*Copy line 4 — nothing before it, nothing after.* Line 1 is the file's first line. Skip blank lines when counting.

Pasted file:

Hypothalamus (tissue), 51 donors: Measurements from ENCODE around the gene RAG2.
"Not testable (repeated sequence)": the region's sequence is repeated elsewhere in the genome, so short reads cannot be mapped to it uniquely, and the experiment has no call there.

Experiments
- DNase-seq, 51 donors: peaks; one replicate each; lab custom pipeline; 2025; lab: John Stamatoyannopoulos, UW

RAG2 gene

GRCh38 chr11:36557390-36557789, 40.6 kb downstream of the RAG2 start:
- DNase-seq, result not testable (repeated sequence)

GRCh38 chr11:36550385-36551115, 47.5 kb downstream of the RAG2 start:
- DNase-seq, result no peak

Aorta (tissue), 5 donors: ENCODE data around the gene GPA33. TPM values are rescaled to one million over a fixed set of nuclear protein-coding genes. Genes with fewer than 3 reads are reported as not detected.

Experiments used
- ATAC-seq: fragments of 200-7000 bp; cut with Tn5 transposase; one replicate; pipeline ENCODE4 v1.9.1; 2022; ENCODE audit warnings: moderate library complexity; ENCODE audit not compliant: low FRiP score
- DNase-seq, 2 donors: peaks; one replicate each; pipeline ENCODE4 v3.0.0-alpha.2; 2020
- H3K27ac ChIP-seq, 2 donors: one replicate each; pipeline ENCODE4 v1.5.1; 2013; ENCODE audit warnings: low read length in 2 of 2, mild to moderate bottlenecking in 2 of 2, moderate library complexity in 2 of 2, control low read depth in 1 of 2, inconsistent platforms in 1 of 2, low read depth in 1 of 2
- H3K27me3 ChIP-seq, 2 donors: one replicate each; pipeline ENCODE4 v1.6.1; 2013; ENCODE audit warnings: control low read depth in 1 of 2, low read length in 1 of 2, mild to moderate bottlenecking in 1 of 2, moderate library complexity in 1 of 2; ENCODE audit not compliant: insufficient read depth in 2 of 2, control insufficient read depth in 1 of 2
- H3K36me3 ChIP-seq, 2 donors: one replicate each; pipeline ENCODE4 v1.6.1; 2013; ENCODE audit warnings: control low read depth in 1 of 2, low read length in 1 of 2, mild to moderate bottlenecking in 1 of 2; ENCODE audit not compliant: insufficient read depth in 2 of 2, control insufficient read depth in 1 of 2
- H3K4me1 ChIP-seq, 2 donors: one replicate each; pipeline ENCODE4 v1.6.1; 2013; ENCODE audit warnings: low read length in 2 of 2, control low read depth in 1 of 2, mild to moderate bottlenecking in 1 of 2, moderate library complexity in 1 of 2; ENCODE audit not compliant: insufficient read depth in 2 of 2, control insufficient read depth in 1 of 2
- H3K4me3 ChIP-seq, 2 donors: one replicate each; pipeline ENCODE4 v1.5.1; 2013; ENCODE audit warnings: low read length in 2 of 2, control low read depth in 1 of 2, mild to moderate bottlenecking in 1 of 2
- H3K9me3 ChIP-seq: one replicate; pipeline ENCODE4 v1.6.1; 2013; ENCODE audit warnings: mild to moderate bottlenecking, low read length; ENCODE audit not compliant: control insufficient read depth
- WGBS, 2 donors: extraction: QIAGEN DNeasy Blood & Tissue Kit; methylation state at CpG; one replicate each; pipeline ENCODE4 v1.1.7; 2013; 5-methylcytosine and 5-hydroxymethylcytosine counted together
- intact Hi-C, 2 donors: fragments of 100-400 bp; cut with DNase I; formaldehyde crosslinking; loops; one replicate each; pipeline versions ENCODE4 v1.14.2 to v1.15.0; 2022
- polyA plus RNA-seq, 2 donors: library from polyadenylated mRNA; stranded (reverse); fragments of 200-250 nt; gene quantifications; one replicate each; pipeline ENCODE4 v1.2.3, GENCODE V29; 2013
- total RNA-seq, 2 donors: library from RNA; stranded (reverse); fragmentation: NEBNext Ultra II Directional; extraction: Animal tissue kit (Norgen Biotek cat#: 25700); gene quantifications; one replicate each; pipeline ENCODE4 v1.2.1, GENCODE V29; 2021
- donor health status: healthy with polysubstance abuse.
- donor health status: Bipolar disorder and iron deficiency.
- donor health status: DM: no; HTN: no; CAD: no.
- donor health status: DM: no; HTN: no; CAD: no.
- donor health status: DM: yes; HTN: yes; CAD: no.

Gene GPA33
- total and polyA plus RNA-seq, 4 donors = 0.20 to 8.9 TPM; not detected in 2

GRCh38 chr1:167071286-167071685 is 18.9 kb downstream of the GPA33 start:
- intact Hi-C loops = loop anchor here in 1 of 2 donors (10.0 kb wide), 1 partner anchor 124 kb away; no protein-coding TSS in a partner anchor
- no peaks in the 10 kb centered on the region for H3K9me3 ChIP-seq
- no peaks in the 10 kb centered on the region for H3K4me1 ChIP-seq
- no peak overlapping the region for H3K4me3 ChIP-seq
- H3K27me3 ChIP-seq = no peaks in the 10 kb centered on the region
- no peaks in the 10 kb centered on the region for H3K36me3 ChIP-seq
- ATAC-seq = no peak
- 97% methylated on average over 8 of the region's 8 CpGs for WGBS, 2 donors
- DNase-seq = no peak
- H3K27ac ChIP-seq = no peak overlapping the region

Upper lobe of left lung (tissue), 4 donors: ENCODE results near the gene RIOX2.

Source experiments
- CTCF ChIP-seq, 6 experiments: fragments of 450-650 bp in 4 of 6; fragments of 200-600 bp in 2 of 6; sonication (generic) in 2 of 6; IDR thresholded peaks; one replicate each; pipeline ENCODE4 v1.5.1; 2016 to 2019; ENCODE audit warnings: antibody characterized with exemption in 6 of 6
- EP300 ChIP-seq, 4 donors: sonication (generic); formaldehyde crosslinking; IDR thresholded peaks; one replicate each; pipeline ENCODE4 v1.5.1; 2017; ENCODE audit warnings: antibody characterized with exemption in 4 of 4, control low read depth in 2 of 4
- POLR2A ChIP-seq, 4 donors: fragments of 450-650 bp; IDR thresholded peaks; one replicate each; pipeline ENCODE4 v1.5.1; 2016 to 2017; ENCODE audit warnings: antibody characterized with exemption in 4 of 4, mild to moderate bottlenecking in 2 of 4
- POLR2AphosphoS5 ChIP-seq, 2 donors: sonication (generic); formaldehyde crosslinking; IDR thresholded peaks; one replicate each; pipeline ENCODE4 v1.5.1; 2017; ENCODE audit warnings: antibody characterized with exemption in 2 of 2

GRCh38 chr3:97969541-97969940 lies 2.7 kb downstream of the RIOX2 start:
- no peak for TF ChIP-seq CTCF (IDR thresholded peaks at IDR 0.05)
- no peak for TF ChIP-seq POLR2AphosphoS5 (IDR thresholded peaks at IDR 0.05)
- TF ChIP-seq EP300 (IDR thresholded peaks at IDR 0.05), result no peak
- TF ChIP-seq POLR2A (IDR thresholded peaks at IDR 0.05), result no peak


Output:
- DNase-seq, 51 donors: peaks; one replicate each; lab custom pipeline; 2025; lab: John Stamatoyannopoulos, UW